But when the 22-year-old Carmel, Calif., native showed up at Scottsdale Stadium for Wednesday's Cactus League game between the two teams, he held his head a little higher than usual following the sale of the Dodgers to a group headed by former Los Angeles Lakers great Magic Johnson.
Sayad's upbeat sentiment was indicative of the general mood of Dodgers fans at Wednesday's game. Most used the words "excited" and "relieved" to describe their feelings about the sale of the team following a year of turmoil that centered around the club's bankruptcy and its impending sale.
"It's been a day all Dodgers fans have been waiting for, and it took far too long," Sayad said. "You see Matt Kemp and the numbers he put up last year, and then you see [current owner] Frank McCourt is on the front page and Matt Kemp and Clayton Kershaw aren't getting any credit."
Now with the deal in place, Dodgers fans are happy to have 2011 in the past, and their focus strictly on baseball. For what seemed like an eternity, most of the national headlines surrounding the Dodgers had to do with the bankruptcy, the divorce of McCourt from his wife Jamie, or the beating of Giants fan Bryan Stow outside of Dodger Stadium on Opening Day last March.
Tuesday night was what Sayad termed "the best night to be a Dodger fan in a while." Sayad said the minute he heard the news he started texting his friends and headed to Twitter and Facebook to discuss the deal.
The sale of the Dodgers and Dodger Stadium is officially to Guggenheim Baseball Management LLC and was for more than $2 billion, the highest amount ever paid for a North American sports franchise.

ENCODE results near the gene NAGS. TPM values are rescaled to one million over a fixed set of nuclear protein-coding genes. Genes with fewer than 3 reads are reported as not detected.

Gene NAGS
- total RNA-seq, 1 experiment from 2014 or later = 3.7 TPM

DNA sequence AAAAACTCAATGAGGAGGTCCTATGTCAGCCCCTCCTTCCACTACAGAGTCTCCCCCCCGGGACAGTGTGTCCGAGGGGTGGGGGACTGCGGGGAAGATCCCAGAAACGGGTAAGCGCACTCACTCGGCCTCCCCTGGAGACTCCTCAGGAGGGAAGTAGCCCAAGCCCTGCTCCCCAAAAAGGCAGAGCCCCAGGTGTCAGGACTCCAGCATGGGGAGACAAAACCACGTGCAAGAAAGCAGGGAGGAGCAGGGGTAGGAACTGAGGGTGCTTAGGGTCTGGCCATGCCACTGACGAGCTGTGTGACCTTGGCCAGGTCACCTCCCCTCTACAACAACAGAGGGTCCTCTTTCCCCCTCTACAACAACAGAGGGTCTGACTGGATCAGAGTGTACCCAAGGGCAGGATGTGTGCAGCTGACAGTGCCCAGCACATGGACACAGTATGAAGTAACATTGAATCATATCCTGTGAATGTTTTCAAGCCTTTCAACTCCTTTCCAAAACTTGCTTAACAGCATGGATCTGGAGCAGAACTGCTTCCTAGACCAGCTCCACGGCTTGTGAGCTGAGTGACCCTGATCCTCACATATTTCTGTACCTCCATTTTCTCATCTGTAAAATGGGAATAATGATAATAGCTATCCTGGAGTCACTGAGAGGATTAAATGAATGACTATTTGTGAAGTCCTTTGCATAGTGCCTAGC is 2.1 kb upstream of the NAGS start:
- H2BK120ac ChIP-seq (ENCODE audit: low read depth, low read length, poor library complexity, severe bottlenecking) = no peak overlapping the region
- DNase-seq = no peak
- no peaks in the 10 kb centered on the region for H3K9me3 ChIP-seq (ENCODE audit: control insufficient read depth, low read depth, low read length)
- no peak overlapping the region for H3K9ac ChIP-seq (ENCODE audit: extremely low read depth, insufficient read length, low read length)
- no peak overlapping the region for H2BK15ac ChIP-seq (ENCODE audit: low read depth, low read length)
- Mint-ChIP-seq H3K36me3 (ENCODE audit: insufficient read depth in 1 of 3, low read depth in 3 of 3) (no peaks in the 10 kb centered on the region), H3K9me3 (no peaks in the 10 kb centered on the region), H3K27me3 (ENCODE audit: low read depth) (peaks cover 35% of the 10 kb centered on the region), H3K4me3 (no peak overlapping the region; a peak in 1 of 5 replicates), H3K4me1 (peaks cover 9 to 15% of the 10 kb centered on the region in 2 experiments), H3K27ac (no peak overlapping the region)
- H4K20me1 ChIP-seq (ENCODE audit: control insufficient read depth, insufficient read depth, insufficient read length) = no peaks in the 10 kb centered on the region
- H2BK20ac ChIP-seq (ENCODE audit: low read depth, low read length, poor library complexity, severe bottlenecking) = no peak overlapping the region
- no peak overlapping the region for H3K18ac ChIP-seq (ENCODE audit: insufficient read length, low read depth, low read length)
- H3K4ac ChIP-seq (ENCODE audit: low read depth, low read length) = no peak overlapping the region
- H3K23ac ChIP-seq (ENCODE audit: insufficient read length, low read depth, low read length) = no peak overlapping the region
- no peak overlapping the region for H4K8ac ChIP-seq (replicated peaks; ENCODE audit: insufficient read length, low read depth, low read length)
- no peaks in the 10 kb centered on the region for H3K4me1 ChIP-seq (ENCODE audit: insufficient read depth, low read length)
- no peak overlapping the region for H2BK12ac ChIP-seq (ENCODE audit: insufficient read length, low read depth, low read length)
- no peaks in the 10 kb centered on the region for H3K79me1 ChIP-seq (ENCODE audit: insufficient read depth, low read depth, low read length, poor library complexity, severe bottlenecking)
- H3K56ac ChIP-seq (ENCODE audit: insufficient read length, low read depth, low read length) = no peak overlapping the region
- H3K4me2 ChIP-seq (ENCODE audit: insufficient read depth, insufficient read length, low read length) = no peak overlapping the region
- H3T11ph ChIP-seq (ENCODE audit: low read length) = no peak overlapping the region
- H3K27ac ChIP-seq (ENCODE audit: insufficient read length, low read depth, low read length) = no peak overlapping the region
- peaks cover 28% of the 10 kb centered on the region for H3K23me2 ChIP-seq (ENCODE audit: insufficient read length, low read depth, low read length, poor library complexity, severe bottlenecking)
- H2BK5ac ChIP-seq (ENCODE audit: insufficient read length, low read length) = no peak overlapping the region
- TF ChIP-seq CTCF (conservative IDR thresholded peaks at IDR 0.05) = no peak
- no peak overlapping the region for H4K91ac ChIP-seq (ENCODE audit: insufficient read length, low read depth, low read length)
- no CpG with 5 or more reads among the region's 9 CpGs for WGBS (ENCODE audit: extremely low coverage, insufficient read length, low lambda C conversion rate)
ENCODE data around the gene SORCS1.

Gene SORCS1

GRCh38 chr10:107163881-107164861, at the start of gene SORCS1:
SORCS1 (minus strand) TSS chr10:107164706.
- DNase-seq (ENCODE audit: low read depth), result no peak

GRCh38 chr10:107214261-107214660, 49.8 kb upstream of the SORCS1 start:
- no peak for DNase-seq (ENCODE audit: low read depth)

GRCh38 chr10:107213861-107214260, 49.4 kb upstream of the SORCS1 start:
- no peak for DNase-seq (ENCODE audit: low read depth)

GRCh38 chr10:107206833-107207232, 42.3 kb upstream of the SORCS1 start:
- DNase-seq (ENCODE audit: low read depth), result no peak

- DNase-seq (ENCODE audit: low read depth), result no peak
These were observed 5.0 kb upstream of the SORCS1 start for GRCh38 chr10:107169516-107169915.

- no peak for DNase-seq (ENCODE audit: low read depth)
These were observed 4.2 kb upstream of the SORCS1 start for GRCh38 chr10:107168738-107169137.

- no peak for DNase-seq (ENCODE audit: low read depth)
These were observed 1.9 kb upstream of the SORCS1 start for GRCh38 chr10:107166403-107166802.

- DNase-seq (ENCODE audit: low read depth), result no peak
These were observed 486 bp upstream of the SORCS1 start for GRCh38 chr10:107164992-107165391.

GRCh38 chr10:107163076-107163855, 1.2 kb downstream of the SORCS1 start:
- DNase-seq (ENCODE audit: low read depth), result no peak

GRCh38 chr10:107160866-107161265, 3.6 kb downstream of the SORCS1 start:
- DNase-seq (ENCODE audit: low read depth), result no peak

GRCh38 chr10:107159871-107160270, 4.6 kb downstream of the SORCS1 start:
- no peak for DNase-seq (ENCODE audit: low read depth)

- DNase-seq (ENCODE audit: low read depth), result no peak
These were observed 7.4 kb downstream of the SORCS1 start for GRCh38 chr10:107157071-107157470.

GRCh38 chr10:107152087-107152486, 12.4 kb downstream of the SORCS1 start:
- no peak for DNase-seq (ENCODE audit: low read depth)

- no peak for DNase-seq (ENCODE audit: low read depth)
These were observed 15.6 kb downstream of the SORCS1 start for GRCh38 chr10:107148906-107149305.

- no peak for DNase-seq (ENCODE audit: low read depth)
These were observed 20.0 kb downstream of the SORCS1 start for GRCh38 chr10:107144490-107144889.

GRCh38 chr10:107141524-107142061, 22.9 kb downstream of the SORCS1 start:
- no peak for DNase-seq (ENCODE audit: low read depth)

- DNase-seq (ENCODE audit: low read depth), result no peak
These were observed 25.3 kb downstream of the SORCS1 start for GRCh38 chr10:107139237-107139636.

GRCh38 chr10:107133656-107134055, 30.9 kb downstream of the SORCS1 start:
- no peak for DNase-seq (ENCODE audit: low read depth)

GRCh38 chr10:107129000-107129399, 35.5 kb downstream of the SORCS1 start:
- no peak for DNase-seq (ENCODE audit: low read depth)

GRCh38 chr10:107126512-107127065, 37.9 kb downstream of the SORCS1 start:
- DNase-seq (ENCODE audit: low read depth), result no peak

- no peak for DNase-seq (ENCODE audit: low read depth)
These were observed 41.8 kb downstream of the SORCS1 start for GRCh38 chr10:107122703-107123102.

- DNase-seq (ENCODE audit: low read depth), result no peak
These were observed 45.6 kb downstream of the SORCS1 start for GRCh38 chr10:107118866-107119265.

Danny Lima, a 26-year-old Dodgers fan from Tulare, Calif., said the most exciting aspect of the deal is the "hope" it brings Dodgers fans. Lima, a longtime fan of the Lakers and Johnson, said Johnson's inclusion in the deal made it even sweeter.
"It's awesome knowing they're both going to be together," Lima said. "He's a part of LA."
Not all reaction was instantly positive, however. Though most fans were thrilled, the first thoughts from Ernie Martino, a 74-year-old fan of the club since it moved to Los Angeles from Brooklyn in 1958, revolved around the lucrative sale price.
"I'm just happy that it's almost finally settled," he said. "I don't know that I'm really happy about the sale price, but none of these big-money people seem to have any place to put their money, anyway."
Martino, a native of Fresno, noted his wait-and-see approach to the new ownership.
"For that price, I'm assuming they're going to go after some big-name ballplayers now," Martino said. "That's what I'm expecting."
A couple of fans mentioned their hopes for a World Series in the near future, with Kershaw and Kemp headlining a team with a good bit of young talent. But 33-year-old Santa Barbara native Shawna Vatter is happy enough just to have a season where she can keep her focus solely on the on-field product.
"I don't care," she said when asked what her long-term hopes were for the team. "Just make it a good season. I like to focus just on the baseball. Just play some good ball, and I'm not going to be greedy."
Vatter's boyfriend is a Giants fan who likens her being a Dodgers fan to being in therapy. Vatter kids that now her therapy just got a lot easier.
Vatter said the first test the team's new ownership will have to pass with the fans is whether or not it can form a deal with All-Star right fielder Andre Ethier, who is a free agent after the season. Ultimately, the way she'll judge if the club is in good hands is the talent it brings in and the money the owners are willing to spend to stay competitive.
"You spend $2 billion on a team, now you just hope there's some left over for some players," Vatter said.
It was hard for Dodgers fans to temper their expectations on Wednesday, and for Sayad it's easy to understand why. The wait, he said, is finally over for the city of Los Angeles to return to a "Dodgers City."
"It's hard to put into words, to be honest," Sayad said. "It's something I think we've been waiting for a long time. You kind of wondered if it was ever going to end. Ecstatic is the best way to describe it."
AJ Cassavell is a contributor to MLB.com. This story was not subject to the approval of Major League Baseball or its clubs.